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October 2003

Yankee Doodle

The simple, impressive works of American artist Cy Twombly

Scribblings, scratchings, scrawlings, bathroom-stall doodles, lumpish painted forms melting into one another. The art of Cy Twombly easily falls into that category of painting to which many a museum-goer responds with, “my six-year-old could do that.” Visitors to the exhibition “Cy Twombly: Fifty Years of Words on Paper” at the Pinakothek der Moderne, however, can rest assured that not even the most gifted six-year-old artist-genius would be able to re-create the restrained and provocative brilliance of Cy Twombly.

Born in Lexington, Virginia, in April 1928, Twombly is considered today by many to be one of the greatest living American artists. And with individual works fetching up to $3 million, he certainly commands very high prices. From 1948 to 1951 Twombly studied at the School of the Museum of Fine Arts, Boston; Washington and Lee University, Lexington; and the Art Students League, New York, where he met Robert Rauschenberg. With Rauschenberg he attended Black Mountain College, near Asheville, North Carolina, for two years. There his mentors were Abstract Expressionists Franz Kline and Robert Motherwell. In 1957, after working for two years in the army as a cryptologist, he took up residence in Rome, where he lives to this day.

Twombly’s Ab-Ex educators, however, were to have a noticeable influence only on his early work, for he never subscribed to Abstract Expressionism as a movement. Instead, suffused with the atmosphere of his adoptive Mediterranean home, and relatively isolated from the New York art scene, Twombly developed his own style. There, unlike his American artist-peers Willem de Kooning and Jackson Pollock, whose canvases are filled with explosive gestures and sensational energy, Twombly restricted himself to thin, nervous lines and self-contained gestures. He was also one of the first American artists to look seriously at graffiti—not, however, the brightly spray-painted political protests or coded gang signs one sees on city streets today. Instead, Twombly responded to the harmless, absent-minded scribblings on various surfaces of public property in 1960s Italy. He transferred these half-thoughts and crudely expressed ideas onto his canvases, where they formed the foundations of his cryptic system of painterly hieroglyphics.

There is a certain silence that pervades Twombly’s art, owing to the dispersion of visual elements across his surfaces. This silence can be heard despite the use of the written word, or at least the intimation of it, in a number of the works in this exhibition. In many of the paintings from the 1960s and 1970s he takes a name—often one of a figure from ancient history or literature—and places it in the center of his work as a sign. The name is a trace, a residue repositioned in a contemporary context and subsequently abandoned. In this way Twombly highlights the discontinuities of history that alienate us from the past. And with his primitive, almost caveman-like handwriting, he makes us feel as though we are viewing the first painstaking, unrefined human attempts to use paint and pencils as tools of recording and communication. However, this primitivism exists side by side with a thorough knowledge of history and ancient mythology. Twombly knows exactly what he is referring to when he names his works “Pan” or “Proteus.”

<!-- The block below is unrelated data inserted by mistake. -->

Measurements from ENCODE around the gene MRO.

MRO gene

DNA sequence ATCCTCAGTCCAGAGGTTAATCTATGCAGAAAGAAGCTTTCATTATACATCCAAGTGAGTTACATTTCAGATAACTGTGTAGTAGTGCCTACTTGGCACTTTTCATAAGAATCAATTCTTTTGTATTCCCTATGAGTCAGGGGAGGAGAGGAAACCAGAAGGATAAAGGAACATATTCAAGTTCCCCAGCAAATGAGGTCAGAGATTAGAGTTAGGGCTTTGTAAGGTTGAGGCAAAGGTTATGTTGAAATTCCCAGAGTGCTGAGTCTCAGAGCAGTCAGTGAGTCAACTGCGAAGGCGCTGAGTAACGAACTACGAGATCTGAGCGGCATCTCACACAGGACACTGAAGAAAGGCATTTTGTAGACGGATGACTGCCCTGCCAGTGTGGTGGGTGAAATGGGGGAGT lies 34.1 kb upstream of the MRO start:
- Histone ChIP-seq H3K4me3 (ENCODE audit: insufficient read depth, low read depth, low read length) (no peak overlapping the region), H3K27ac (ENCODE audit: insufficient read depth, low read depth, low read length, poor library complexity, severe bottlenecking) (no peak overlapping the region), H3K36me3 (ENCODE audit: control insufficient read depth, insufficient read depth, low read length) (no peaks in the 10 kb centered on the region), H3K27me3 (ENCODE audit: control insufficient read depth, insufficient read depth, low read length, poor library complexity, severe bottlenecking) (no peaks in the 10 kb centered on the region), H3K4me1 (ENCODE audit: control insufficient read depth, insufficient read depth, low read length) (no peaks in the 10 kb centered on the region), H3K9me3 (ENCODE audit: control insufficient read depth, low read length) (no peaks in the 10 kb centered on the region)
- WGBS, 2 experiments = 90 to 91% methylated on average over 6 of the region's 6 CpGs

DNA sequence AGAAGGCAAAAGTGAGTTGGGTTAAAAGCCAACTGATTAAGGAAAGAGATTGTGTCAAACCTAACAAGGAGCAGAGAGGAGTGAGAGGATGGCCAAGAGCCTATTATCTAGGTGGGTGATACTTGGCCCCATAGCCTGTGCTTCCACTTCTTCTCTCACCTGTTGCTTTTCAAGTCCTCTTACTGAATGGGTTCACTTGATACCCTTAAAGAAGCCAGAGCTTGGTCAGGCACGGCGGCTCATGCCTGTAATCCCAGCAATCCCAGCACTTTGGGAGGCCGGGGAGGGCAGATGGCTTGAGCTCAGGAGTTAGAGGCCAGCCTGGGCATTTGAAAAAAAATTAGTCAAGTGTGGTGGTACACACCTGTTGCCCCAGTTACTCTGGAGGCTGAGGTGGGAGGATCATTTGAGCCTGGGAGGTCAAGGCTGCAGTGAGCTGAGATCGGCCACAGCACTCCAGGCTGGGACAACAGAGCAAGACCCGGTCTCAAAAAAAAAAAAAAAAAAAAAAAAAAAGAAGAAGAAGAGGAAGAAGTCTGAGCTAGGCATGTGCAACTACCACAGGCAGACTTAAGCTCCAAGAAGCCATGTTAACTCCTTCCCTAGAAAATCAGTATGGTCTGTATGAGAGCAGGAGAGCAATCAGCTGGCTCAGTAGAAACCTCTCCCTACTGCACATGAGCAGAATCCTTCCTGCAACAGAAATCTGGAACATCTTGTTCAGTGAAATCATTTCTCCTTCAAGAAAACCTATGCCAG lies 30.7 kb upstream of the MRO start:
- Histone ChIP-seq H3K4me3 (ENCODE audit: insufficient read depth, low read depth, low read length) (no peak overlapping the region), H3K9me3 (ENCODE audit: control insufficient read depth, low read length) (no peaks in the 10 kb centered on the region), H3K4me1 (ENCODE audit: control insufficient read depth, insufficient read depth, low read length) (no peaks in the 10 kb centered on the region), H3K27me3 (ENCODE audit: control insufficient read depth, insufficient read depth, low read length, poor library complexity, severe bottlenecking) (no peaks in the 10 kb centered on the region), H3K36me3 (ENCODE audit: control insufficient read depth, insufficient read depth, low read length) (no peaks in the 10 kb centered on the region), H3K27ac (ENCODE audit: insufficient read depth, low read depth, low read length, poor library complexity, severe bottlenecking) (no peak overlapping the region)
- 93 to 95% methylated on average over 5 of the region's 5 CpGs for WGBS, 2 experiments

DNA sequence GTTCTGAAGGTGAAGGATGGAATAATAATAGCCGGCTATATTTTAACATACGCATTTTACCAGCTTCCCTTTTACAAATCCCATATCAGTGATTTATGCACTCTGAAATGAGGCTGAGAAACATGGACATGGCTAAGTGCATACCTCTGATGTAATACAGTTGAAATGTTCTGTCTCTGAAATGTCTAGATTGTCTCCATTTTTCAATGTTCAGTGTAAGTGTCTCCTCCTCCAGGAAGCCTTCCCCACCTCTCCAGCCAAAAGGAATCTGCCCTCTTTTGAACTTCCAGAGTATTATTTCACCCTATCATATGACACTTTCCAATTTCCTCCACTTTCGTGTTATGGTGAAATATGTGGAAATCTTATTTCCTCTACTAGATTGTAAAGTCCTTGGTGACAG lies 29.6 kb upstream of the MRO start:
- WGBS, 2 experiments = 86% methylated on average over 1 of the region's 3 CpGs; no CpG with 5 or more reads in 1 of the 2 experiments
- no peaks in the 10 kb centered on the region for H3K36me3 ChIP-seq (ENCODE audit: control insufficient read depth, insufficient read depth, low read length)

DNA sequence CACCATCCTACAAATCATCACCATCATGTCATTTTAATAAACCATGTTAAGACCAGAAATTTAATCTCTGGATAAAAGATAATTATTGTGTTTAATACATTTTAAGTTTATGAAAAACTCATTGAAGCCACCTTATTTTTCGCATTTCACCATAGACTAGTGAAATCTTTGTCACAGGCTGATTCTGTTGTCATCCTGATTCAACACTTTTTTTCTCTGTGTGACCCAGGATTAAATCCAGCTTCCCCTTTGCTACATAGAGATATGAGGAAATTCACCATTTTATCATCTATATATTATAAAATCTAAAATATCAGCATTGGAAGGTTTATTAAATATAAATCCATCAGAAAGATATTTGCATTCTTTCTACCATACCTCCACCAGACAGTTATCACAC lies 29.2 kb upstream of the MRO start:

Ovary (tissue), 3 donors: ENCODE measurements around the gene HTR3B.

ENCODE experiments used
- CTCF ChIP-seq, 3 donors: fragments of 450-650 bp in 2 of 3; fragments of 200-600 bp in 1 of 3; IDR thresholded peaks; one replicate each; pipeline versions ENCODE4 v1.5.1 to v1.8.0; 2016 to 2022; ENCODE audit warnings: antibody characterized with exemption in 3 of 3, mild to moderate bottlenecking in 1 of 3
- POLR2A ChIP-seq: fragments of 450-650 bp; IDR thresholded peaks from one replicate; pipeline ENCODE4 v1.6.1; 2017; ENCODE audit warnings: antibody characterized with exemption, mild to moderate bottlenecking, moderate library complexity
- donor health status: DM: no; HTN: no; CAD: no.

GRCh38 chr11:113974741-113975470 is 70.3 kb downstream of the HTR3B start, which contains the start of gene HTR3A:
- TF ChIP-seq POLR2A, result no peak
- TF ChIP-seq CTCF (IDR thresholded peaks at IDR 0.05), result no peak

Another of this artist’s unique features is his ability to lend his minimalism a distinct humanist sensibility. Twombly is not only concerned with the name, but also the human process of recording, erasing, forgetting and rewriting. Each painting is a palimpsest—a piece of written material on which the original writing has been erased or blocked out to allow for later writing. Words are smudged, half-erased or trail off into jumbled zig-zags. Twombly’s art springs forth from a consciousness of our pervasive cultural and historical amnesia, and is therefore an attempt to preserve at some level all that has fallen victim to unravelling and evanescence.

Considering his preoccupation with history and communication through the written word, paper—that age-old medium—may be the most appropriate material upon which Twombly could create his art. And this is not the only reason why the current exhibition at the Pinakothek der Moderne is a wonderful opportunity for Twombly fans and novices alike: owing to his subtle brushwork, half-erased scribbles and often intricate markings on the surfaces, his work does not lend itself well to reproduction. Only when directly confronted with his paintings and drawings is one free to explore the nuances of his creations. The exhibition brings together 80 works on paper spanning his entire career, from the first drawings and monotypes of 1953 to the bright, densely painted works done in Gaeta in the past few years. The latter include a hand-made book with vibrant patches of color playing across the pages as well as landscapes of the area surrounding Twombly’s home.

“Cy Twombly: Fifty Years of Works on Paper” will be showing at the Pinakothek der Moderne from October 8 to November 30, 2003.

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